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Missions Incredible South Korea sends more missionaries than… 
11th-Mar-2006 06:19 am

Missions Incredible
South Korea sends more missionaries than any country but the U.S. And it won't be long before it's number one.

Has anyone seen this article in the current issue of ChristianityToday? I saw the cover of the magazine but I haven't read the article yet. Here is the link: http://www.christianitytoday.com/ct/2006/003/16.28.html

If you read it before I get around to it let me know what think. If other Koreans have a tendency to be like UBFers this could be a scary prospect. What does this say about the state of Christianity in America? Why are Koreans so anxious to go out as missionaries? Conversely, why are Americans so reluctant? Look forward to seeing what the article actually says and hearing your comments. Wonder if it mentions UBF?
19th-Mar-2006 11:52 am (UTC)

You wrote “This is probably not your intent, but this constant singling out of Korean-Christians/Koreans appears to be grounded on a critical view of Koreans as a group. Let's be careful not to generalize an entire nation.”

Don’t get me wrong. I am not critical about Koreans as a group, or as individuals. But Koreans have a certain history and culture which has certain influences. You cannot generalize that *all* Koreans are like this and that, but you can certainly say that a huge percentage of Koreans are certainly influenced or tainted by certain elements stemming from that history and culture. I am vehemently denying the “politically” correct stance that all people are equal, men and women, Muslims and Christians etc. just because “you may not generalize.” All people are equal in the sense that they are all sinners on the one hand, and that they are all loved by God on the other hand, that they all have the same rights and dignity. But people are always embedded in their culture and one needs to understand that culture in order to understand the people.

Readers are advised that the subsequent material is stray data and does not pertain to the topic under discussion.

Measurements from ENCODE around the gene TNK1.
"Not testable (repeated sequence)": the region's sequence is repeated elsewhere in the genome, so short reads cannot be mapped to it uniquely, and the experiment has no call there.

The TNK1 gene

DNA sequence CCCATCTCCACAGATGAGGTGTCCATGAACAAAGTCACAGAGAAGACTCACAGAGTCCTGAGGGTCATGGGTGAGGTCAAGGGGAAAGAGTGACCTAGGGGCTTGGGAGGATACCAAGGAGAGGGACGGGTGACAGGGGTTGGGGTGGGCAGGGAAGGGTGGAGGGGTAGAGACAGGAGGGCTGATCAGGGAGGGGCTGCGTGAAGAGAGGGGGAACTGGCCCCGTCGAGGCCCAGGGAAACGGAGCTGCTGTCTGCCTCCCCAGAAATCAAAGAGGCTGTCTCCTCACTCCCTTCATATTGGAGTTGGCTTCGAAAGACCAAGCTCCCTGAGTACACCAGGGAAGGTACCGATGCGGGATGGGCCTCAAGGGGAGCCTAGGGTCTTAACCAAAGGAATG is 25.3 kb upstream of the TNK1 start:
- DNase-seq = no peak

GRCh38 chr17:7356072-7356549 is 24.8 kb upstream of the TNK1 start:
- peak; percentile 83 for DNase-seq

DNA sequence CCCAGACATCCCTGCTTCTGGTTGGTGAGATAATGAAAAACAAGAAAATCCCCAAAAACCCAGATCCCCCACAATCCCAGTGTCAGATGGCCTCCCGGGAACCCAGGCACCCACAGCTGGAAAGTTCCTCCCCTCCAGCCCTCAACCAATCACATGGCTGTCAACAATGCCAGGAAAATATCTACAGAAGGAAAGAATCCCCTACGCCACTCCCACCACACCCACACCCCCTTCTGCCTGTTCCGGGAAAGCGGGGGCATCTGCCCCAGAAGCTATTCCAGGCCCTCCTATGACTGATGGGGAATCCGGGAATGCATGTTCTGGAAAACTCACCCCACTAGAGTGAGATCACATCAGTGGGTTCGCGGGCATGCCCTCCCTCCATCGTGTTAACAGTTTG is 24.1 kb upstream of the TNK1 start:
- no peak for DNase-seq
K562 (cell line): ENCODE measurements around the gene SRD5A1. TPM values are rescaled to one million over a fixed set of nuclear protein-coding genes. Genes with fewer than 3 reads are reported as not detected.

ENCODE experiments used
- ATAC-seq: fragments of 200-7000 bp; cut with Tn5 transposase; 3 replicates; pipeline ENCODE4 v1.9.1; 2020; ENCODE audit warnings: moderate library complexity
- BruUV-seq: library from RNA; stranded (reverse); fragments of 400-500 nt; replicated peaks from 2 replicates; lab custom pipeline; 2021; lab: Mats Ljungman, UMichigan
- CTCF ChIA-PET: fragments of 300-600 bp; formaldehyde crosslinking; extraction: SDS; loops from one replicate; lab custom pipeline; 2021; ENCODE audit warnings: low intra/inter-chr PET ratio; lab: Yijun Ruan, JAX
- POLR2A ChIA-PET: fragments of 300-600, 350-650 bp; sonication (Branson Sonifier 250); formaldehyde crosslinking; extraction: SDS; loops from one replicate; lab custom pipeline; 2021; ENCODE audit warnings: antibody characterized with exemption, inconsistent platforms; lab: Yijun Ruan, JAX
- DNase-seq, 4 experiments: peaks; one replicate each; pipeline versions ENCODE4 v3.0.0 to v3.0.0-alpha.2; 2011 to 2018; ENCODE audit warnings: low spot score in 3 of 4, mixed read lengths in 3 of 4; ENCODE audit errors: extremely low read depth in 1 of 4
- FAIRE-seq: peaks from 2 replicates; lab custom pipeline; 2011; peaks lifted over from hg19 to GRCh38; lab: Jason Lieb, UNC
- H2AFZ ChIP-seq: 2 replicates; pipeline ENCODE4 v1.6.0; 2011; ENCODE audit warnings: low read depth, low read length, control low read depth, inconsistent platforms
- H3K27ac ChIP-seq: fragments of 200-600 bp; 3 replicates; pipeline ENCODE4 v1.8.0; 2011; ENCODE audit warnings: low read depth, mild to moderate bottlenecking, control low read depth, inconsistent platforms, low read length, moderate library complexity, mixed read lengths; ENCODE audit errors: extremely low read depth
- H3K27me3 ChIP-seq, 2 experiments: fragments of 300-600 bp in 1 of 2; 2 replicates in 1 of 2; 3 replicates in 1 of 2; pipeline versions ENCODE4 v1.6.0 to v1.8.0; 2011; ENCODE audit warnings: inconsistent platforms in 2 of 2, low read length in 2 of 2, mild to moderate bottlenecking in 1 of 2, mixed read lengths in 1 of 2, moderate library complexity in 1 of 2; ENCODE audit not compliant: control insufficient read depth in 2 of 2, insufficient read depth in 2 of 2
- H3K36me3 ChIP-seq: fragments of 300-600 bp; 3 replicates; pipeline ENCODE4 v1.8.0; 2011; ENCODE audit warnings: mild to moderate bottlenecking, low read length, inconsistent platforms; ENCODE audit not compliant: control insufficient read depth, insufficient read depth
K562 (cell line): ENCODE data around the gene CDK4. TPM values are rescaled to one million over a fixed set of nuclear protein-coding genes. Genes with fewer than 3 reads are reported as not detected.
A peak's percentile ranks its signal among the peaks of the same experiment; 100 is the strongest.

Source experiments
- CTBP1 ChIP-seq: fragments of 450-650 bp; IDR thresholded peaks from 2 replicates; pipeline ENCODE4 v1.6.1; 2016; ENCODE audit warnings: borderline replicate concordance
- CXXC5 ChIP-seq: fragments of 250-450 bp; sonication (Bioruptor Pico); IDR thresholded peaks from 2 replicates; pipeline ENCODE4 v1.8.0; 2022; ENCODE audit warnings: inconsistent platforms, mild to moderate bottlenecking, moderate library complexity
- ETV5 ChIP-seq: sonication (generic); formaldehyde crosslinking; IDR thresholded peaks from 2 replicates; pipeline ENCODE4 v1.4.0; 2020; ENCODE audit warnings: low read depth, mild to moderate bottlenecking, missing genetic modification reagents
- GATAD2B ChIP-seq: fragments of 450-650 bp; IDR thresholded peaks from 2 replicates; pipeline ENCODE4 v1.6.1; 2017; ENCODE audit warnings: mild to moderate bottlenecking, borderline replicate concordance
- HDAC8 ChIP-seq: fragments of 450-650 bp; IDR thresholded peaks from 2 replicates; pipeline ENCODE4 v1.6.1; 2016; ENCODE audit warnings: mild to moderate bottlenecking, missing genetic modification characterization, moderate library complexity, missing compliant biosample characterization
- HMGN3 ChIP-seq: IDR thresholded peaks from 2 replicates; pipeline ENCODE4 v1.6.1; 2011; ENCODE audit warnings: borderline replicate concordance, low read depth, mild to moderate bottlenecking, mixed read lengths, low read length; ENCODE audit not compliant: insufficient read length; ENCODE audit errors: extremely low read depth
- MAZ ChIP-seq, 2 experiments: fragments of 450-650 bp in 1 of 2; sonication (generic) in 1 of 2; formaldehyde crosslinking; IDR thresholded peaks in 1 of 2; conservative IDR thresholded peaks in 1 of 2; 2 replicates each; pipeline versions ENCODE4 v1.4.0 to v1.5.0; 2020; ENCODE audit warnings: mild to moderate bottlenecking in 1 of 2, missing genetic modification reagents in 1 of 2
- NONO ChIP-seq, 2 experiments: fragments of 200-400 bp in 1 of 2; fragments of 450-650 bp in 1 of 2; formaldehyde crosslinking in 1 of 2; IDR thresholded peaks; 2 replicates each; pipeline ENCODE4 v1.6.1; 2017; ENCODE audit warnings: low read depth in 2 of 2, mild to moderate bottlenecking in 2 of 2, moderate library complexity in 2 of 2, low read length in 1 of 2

You wrote: You also state, "Why don't they evangelize their own country first?" I believe people decide where to evangelize based on where they feel God is calling them, not based on statistics. The U.S. is full of non-believers; does this mean the U.S. shouldn't send missionaries out anywhere else?? Or that any other country with a statistically significant number of non-believers should not send missionaries out?

No, I don’t think sending out missionaries is wrong. But the relations should be right. There should be a sound balance between “inner mission” and “outer mission”. Korea is making a big fuzz about trying to evangelize other countries, totally denying that their own country is still a large mission field, as well what concerns the huge non-Christian part of the population as well as the restoration of the correct theology of the “Christian” population. That’s what I have seen in UBF so much: They are so eager to teach and train and correct others, but there is a complete unwillingness to restore and correct the wrongs in their *own* organization.

You wrote I'm only saying that when we disagree, we should be careful to phrase it as disagreement, and not as a right-wrong thing.

That depends. Sometimes, there are things which are just plain wrong, in an absolute sense. Or there are things which are just inconsistent and thus wrong no matter from which point of view, such as a Christian who claims to be Bible-based but orders divorces or abortions.

Again, let me reassure you that I am not anti-Korean at all. Quite to the contrary, I still have some extra sympathy for Koreans. But I am not so blind and naïve any more as I had been in UBF where we believed just because they have so many illuminated crosses in Seoul and UBF is so eagerly operating on the Campuses, they must be particularly spiritual people.
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